Serious Sam was the most first-person shooting first-person shooter in the world (even if you were mad enough to try and play it in the third-person mode). Serious Sam 2 is the same game, but prettier, madder, bigger and packed full of more options, so is obviously not nearly as good.
This is a game about hitting people. It's pretty damn good.
We've dealt with why Creative Assembly is making the game in the first place. We've dealt with how it has managed to get hundreds of armoured Greek men crammed inside an ageing console. And we've dealt with many replacements of expletives with innocuous words to prevent the moral guardians complaining.
This review was meant to be in on Monday. Not this Monday, but two Mondays ago. Thereís been as determined procrastination over writing the review as any game ever, with me attempting to distract Kristan by sending in lots of other work which isnít due yet to avoid him asking where this Space Rangers review has got to. Thank God that Nintendo saw fit to release the most exciting gaming news of the year recently too.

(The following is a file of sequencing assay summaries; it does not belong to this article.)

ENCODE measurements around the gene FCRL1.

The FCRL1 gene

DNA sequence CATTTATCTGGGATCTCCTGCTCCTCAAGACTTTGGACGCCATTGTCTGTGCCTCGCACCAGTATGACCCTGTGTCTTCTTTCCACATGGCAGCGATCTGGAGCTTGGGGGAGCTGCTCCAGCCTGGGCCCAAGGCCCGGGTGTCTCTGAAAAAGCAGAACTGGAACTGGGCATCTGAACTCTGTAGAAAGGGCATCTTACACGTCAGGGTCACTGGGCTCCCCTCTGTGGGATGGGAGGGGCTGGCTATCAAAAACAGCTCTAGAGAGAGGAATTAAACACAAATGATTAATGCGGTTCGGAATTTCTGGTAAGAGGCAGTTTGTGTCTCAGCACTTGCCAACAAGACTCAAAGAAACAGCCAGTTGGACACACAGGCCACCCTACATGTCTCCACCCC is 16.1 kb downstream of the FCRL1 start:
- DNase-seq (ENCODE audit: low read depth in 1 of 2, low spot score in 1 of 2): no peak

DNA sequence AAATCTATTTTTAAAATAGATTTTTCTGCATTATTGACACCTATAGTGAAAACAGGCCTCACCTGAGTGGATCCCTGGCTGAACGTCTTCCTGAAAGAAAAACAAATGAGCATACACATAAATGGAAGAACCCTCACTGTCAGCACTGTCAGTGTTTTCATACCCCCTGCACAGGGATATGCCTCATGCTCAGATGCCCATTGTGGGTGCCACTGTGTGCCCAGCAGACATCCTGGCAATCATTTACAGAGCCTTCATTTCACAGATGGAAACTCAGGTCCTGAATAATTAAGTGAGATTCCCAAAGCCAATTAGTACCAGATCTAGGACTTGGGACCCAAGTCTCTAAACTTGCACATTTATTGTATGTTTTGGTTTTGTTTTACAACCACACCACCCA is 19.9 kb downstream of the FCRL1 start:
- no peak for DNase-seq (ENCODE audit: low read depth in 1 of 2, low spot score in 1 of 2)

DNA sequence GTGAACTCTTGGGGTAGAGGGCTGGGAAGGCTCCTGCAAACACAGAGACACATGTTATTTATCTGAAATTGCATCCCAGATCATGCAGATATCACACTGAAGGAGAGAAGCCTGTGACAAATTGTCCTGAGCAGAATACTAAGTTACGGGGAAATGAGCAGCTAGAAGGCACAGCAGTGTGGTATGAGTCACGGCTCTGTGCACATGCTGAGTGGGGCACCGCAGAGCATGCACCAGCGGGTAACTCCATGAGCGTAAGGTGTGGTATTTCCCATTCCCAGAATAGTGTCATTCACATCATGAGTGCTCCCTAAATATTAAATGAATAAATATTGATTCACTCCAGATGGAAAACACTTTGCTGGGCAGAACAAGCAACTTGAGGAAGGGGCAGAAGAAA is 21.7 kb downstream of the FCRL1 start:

In the first part of the interview, we talked about the conceptual grounding for Creative Assembly's move into the third-person mass-combat game. Now, with the effusive Lead Programmer Clive Gratton, we have a look through the technical demands of a game that manages to keep hundreds of people hurting each other on screen without dropping a frame.
Total War's been reigning champion of the strategy game for the last five years. And, yes, it's been deposed twice, but only by its sequel. It does something that nothing else does even half as well, and at times seems to be the keeper of the progressive spirit for the whole damn genre. All true. But there's a question that nags me as I start to play this latest add-on.
You want to know about Colosseum, yes? Well, youíll have to make your way through this paragraph first.